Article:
Long long ago in a galaxy far far away… or at least back around 2010-ish, I picked up a few netbooks for various projects. They were cheap, small machines which, once loaded with a basic linux flavour of the time, were more than adequate for my limited needs.
Later I installed a stripped-down linux server on one and ran several web services for a couple of years. It was severely limited in RAM, which was the primary weakness for the task, but it successfully managed the load for a half-dozen people collaborating on a project for the years we were active.
The last surviving unit, an Acer Aspire One 725-0670, was my primary computer for two years of traveling often and oddly, taking in a couple trips to Germany, a three-month stint in Genève, visits to France, Ottawa, New Jersey, and multiple road trips and flights back to Minnesota. It, too, was pressed into service occasionally to run a web server, but was used much more for writing, coding, and building web content.
By this time these minimalist machines were having a hard time pushing enough cycles even to uncomfortably run GUI, even basic windowing environments on Linux were sluggish. And one screen had cracked, another had an HDD failure… And I had saved enough over the four years of running them to purchase a shiny, light MacBook Air (which with SSD was just a smidge lighter than my spinning disk netbook.) The surviving netbook was put out to stud (well, into a bag and stored) and the others were recycled.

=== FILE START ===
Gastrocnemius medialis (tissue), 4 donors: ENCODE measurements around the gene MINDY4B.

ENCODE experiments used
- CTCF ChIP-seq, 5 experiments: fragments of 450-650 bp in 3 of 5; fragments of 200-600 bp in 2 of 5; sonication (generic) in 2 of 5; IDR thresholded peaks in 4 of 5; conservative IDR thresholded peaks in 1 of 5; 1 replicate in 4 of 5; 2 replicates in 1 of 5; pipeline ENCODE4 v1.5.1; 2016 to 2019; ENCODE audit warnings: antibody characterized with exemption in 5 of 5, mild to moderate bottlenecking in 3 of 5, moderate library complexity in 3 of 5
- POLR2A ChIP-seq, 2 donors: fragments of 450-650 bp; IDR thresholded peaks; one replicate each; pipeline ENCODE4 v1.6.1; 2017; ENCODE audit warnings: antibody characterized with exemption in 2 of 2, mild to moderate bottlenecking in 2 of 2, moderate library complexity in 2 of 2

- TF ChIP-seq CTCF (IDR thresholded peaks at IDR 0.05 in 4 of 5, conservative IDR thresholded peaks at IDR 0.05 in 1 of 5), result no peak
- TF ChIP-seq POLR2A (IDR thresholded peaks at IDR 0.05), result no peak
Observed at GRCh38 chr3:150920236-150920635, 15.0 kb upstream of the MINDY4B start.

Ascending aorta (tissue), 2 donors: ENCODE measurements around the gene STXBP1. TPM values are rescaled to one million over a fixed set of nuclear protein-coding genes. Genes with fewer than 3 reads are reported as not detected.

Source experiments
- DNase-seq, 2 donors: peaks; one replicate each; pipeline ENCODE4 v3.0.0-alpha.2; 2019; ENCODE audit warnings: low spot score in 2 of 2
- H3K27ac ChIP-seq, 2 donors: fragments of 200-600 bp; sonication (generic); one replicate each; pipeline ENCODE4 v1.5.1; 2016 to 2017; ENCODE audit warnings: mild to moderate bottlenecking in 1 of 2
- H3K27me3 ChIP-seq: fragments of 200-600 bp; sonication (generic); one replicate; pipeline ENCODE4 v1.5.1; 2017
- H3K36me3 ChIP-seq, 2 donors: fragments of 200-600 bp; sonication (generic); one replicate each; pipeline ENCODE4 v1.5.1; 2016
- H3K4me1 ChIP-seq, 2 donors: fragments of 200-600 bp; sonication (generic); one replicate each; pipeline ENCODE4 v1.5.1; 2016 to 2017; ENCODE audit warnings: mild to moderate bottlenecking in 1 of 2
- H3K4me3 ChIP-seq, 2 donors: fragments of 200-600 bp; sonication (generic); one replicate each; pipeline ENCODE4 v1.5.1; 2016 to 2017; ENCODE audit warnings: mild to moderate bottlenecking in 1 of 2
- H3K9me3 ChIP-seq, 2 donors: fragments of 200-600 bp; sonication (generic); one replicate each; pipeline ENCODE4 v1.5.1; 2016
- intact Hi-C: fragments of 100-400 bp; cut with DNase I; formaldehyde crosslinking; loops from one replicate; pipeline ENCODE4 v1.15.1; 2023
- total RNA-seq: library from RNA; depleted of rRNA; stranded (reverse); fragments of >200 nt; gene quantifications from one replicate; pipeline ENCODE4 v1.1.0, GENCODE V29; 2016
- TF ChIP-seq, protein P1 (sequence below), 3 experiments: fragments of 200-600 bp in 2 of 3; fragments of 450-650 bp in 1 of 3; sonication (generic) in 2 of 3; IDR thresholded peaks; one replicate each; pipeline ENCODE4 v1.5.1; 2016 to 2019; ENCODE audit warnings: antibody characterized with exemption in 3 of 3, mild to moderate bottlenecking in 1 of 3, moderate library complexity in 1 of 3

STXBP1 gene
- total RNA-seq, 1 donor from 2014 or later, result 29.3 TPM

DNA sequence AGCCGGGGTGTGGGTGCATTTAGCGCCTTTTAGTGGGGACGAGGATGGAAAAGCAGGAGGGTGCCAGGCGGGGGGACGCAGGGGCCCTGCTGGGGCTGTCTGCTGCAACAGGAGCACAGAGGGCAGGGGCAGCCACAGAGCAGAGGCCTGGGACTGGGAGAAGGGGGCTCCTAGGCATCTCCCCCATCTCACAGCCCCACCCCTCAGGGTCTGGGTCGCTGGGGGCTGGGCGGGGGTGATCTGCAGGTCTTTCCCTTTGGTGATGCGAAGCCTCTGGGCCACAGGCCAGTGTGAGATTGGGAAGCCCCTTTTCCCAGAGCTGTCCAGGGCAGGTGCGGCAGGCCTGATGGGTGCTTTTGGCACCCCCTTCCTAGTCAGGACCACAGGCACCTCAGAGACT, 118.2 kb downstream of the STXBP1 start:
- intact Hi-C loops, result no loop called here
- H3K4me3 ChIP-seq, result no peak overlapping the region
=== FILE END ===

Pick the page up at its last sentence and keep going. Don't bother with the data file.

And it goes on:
My now-nearly decrepit MacBook (it is going on four years old!) has been lent to the kid to accomplish a task beyond his household hardware for a week. And guess what I pulled out of the closet, two moves later? Installed openSUSE[en.wp], which is not, at all, a lightweight windowing OS. But it is working. When I get a chance I will build a current TAILS[en.wp] on a stick and just run that from the USB port.
Two things I have to say: omg cloud (10+TB via webdavfs!), and I never knew before of bandwidth being constrained by cpu weakness.
Having almost all my life running through my cloud has meant that (almost!) everything which was available, is available, even on this netbook. (But more importantly on my phone, my partner’s computer, when I am at the library…)
But network compression of big files means my top transmission via T10 is running right around 300 kbs. <sigh>